Pereskia bleo is a common medicinal plant grown in Singapore. Locally known as the ‘Seven Star Needle’ (qi xing zhen), this plant is a member of the cactus family. The genus was named in honour of Nicolas Fabre de Peiresc, a French botanist of the 16th century.
However, this cactus is a leafy cactus that is not a desert-adapted plant like many other leafless cacti we are familiar with – it grows in the shady and moist forests of Central America. This probably explains why specimens grown in hot and sunny spots often become yellow and stunted. Desert cacti have lost all their leaves to avoid excessive loss of water via transpiration.
It may seem strange at first that it can be a cactus with leaves. In fact, this genus of plants is determined one of the two genera from which all other cacti evolved. If one look closely at the stem of the Pereskia, a tell-tale feature that it is a cactus is evident via its cluster of spines grow from specialized structures called areoles which is a feature that all true cactus species have.
Some English common names of Pereskia bleo include Leaf Cactus, Rose Cactus and Wax Rose. These common names somewhat describe some characteristics of this plant. Pereskia bleo is a true cactus and it is one with leaves unlike many others that are commonly grown as houseplants. The latter two common names very well describe its rather large and highly ornamental flowers with multiple thick orange petals that are arranged in almost the same manner as seen in roses. After flowering, plants produce interesting, funnel-looking fruits which ripen into a bright orange colour.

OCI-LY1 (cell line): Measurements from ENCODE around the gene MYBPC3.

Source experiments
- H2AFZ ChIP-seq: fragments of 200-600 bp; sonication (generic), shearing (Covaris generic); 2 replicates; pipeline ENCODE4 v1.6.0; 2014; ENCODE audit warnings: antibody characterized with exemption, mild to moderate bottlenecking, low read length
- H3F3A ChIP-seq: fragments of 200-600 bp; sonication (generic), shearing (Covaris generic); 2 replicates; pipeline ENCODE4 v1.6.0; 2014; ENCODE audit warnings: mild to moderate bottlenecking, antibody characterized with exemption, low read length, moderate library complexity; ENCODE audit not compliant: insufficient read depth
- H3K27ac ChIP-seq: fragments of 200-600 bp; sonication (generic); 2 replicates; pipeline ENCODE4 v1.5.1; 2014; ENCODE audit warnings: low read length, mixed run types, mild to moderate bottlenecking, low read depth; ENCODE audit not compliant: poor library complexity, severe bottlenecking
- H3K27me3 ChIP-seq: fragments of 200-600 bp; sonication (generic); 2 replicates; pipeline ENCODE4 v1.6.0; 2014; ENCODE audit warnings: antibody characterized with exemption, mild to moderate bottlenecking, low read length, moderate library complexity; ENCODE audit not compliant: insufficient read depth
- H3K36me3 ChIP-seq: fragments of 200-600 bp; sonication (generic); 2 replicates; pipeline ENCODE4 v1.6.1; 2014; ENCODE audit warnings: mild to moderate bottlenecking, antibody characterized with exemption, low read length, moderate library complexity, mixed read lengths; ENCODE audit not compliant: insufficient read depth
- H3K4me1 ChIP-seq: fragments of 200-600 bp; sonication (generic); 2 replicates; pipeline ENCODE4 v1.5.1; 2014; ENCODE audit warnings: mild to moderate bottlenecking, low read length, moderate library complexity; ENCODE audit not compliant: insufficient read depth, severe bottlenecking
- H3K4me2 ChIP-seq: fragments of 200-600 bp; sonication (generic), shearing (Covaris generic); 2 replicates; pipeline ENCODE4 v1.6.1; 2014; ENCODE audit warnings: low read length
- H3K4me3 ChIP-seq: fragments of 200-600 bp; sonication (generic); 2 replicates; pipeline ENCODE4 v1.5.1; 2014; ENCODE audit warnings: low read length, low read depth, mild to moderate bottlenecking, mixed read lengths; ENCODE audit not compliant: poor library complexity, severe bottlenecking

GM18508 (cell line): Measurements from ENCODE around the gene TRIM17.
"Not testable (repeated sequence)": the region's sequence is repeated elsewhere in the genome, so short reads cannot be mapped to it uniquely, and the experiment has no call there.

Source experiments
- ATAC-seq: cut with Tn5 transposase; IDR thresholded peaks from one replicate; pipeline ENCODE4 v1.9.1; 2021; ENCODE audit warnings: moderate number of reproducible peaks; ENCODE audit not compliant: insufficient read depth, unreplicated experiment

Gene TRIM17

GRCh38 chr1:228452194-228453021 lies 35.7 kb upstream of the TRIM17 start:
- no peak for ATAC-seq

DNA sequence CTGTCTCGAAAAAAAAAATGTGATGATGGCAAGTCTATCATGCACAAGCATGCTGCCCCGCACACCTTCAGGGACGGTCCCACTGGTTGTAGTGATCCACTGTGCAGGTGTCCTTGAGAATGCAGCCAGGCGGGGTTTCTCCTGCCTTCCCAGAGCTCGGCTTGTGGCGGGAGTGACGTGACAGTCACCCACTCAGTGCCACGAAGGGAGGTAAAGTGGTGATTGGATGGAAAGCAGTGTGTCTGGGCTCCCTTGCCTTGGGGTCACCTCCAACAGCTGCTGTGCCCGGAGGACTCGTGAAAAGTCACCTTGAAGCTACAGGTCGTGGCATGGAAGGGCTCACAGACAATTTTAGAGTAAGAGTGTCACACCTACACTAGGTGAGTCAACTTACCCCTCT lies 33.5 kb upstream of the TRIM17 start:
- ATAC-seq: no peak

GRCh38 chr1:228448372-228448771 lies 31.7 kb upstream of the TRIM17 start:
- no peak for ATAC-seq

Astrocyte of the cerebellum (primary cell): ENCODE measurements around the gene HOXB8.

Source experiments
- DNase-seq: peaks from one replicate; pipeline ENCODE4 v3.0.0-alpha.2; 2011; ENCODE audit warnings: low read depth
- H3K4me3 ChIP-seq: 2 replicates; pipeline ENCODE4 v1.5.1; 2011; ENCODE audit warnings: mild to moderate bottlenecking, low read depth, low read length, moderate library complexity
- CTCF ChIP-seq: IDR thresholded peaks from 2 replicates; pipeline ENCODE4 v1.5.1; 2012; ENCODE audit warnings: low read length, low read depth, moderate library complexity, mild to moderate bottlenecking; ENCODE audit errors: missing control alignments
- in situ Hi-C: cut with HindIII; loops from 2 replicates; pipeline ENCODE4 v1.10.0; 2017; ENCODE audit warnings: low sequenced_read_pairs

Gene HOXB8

Pereskia bleo can grow into a small, woody but prickly tree of about 2 m in height. It can take relatively hard pruning which can be employed to help keep it small and manageable. Its prickly nature can be exploited for using it to make a living fence – individual plants can be planted at regular intervals to form a prickly screen to deter intruders. Plants are propagated most easily via stem-cuttings. It is best grown in well-draining soil rich in organic matter and kept moist at all times. As mentioned above, unlike other leafless cacti species, this plant is not exactly a succulent and hence not drought-tolerant.
The leaves of this plant are eaten raw by locals here with the belief that it can prevent or cure one of cancer. Leaves are relatively blant to taste. Solid scientific evidence to support this belief is still not available as limited scientific studies have been done to date and all are still confined to the petri-dish. Reference of these studies are given below:
- Tan ML, Sulaiman SF, Najimuddin N, Samian MR and Muhammad TS. 2005. Methanolic extract of Pereskia bleo (Kunth) DC. (Cactaceae) induces apoptosis in breast carcinoma, T47-D cell line. J Ethnopharmacol, 96(1-2):287-94.
- Er HM, Cheng EH and Radhakrishnan AK. 2007. Anti-proliferative and mutagenic activities of aqueous and methanol extracts of leaves from Pereskia bleo (Kunth) DC (Cactaceae). J Ethnopharmacol, 113(3):448-56.
- Malek SN, Shin SK, Wahab NA and Yaacob H. 2009. Cytotoxic components of Pereskia bleo (Kunth) DC. (Cactaceae) leaves. Molecules, 14(5):1713-24.